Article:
Read about how the hashtag got started here.
“The hashtag was originally coined by blogger Mikki Kendall during a Twitter debate about Hugo Schwyzer, an American academic and self-described “male feminist”. Schwyzer has been accused of harassing non-white female bloggers and recently wrote that his critics drove him offline.”
You can also read tweets with the hashtag here.
And you can see a Jezebel article here where many people in the comments call out the blog for praising the hashtag but erasing the WoC who created it.
Check out the #inspiringwomen hashtag on twitter today.
Read about it here. (Thanks, Mr Jender!)
What do people think of this matrix of people who criticize / hate on you?
Check out the link for more of an explanation.
The general rule of thumb? When you receive negative feedback that falls into one of the top two quadrants—from experts or people who care about you who are engaging with and rationally critiquing your work—you should probably take their comments to heart. When you receive negative feedback that falls into the bottom two quadrants, you should just let it roll off your back and just keep doin’ you.
…We want 15 year olds (and journalists) to be able to tell the difference between contraceptive pills you take daily (which come in packages of 28) and emergency contraceptive pills (packages of 2).
We’re fine since we don’t have an admin who uses the name “admin”, but in any case, it’s good to occasionally have a reminder of why simple, short passwords (and handles) are a very bad idea:
Security analysts have detected an ongoing attack that uses a huge number of computers from across the Internet to commandeer servers that run the WordPress blogging application.
According to CloudFlare’s Prince, the distributed attacks are attempting to brute force the administrative portals of WordPress servers, employing the username “admin” and 1,000 or so common passwords.
There is currently a significant attack being launched at a large number of WordPress blogs across the Internet. The attacker is brute force attacking the WordPress administrative portals, using the username “admin” and trying thousands of passwords. It appears a botnet is being used to launch the attack and more than tens of thousands of unique IP addresses have been recorded attempting to hack WordPress installs.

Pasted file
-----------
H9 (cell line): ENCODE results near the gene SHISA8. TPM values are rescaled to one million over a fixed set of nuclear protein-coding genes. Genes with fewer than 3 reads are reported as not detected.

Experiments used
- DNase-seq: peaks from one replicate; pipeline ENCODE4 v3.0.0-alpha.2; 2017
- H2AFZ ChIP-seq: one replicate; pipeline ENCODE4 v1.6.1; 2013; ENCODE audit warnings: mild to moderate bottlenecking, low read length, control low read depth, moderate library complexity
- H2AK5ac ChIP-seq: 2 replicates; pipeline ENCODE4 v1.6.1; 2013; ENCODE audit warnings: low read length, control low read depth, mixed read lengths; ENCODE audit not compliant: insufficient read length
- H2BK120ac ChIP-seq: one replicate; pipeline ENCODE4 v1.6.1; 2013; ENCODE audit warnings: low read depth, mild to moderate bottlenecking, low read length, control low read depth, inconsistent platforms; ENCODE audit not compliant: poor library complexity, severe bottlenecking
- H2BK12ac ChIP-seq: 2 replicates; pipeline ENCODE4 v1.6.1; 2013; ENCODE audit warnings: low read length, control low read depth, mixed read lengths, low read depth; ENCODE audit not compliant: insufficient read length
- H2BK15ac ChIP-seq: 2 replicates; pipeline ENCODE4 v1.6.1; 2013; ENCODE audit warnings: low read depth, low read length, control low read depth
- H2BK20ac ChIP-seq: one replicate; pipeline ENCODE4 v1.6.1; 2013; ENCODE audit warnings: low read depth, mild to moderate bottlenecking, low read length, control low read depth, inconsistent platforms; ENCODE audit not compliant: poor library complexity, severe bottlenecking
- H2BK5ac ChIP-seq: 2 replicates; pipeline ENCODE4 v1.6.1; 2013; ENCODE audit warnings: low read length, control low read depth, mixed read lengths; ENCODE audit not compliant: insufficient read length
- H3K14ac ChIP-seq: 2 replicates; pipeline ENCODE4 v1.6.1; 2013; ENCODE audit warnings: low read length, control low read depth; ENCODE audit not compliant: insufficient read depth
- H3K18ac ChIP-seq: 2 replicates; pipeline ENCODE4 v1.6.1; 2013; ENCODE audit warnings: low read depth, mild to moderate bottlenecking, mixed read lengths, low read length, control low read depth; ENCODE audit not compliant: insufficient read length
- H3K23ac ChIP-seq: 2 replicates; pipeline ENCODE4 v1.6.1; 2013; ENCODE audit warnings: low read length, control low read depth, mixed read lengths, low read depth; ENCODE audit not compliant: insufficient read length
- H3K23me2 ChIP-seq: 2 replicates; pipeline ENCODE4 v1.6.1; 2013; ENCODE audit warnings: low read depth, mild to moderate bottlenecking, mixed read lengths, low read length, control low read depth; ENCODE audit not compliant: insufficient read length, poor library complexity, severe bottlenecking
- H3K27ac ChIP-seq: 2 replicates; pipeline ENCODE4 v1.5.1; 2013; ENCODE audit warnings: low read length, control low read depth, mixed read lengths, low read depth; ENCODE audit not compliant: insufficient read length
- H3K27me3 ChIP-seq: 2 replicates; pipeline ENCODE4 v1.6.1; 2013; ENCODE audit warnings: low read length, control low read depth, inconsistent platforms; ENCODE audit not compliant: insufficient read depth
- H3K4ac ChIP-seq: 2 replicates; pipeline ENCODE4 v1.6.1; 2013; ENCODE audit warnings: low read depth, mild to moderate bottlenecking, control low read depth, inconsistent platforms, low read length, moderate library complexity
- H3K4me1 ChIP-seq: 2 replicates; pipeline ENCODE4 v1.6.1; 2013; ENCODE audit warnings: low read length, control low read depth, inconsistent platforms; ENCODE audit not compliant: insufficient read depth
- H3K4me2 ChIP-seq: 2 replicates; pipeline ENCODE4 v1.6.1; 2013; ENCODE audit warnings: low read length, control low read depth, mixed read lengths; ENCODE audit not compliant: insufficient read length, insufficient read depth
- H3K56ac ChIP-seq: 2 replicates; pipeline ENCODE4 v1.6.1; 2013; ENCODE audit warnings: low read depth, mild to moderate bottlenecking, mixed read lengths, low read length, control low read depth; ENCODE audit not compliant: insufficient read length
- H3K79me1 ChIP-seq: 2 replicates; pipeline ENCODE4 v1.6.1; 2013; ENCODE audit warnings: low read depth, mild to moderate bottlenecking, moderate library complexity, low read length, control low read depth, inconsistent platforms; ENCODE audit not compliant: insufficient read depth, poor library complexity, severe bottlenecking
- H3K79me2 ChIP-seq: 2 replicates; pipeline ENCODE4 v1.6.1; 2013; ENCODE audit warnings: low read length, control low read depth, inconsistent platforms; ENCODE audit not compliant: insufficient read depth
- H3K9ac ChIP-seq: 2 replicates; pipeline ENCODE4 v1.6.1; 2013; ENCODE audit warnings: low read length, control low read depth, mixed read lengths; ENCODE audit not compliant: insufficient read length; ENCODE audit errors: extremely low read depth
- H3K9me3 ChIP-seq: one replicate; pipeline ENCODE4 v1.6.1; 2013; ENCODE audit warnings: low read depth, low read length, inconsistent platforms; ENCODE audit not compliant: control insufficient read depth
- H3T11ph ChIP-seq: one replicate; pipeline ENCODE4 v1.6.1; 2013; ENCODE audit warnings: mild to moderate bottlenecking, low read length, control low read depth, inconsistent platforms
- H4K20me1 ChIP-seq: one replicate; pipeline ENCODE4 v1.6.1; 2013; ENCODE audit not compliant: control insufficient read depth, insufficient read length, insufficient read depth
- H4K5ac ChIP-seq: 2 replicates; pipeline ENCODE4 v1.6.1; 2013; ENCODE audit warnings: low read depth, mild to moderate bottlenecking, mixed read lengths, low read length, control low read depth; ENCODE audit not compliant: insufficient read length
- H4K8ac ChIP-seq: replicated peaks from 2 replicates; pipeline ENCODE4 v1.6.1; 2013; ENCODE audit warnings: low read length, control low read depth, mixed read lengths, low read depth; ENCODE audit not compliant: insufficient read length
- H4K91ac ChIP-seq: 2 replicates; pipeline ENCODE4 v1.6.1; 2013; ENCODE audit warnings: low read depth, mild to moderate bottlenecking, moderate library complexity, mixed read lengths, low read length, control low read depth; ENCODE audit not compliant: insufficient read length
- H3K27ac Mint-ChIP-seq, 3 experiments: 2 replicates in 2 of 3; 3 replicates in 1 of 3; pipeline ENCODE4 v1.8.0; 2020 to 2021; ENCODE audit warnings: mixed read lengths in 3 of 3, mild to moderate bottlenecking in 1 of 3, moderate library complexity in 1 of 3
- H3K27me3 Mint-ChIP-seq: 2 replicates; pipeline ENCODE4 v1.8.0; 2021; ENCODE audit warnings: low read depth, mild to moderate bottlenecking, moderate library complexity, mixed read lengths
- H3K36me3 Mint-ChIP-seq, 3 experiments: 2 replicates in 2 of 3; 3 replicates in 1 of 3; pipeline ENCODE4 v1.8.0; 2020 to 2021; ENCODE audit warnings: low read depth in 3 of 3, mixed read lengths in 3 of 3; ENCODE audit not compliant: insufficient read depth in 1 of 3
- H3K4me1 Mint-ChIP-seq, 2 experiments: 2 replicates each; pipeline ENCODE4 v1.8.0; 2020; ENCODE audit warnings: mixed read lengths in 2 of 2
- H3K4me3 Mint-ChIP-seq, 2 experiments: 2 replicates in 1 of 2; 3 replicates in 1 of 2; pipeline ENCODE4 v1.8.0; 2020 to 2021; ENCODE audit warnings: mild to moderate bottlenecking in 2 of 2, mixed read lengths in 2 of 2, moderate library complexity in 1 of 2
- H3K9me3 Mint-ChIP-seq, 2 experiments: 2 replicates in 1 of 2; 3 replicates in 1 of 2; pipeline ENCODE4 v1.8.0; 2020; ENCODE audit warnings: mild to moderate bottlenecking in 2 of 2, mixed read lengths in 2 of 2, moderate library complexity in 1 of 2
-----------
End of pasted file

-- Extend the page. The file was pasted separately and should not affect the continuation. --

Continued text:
Article here. (NSFW warning)
When asked about the Topless Jihad protest, Amina Tyler said,
” I am against. Everyone will think that I encouraged their actions. They have insulted all Muslims everywhere and it’s not acceptable.”
When asked what she thought of the reaction to her topless photograph, Amina replied: “At the moment I don’t regret what I did. But I do not know what the future holds.”
As to whether she supports Femen “whatever happens”, she says: “Until I’m 80-years-old. Because they are true feminists.”
Femen contacted Huffingtion Post UK and responded to Amina’s comments,
“It’s clear to us that she was not speaking freely. We know that she’s been constantly under the supervision of her family, and, as far as we know, they’ve been making her take some sort of anti-depressants, which could account for her halting speech. That Tyler incorrectly described Femen’s mosque protest proves to us that she has no independent access to the media. Her family is telling her things to make her stop her ‘playing around at being free.’ That she’s at home with her family in no way means she’s free or safe.”
Granted, Femen could be partially right about Amina being under supervision. But if Amina is not speaking freely, why would she have been allowed to say that she’ll support Femen until she’s 80 and that she didn’t regret what she did? I don’t want to unreservedly assume that Femen is so narrow-minded and arrogant that they are reflexively taking a fellow feminist’s criticism of their protest as evidence of her not being in her right mind, but holy hell, it sure does look that way. Unless there are big chunks of information missing from this report, this amplifies the criticisms of how Femen is engaging with the women they are trying to be in solidarity with.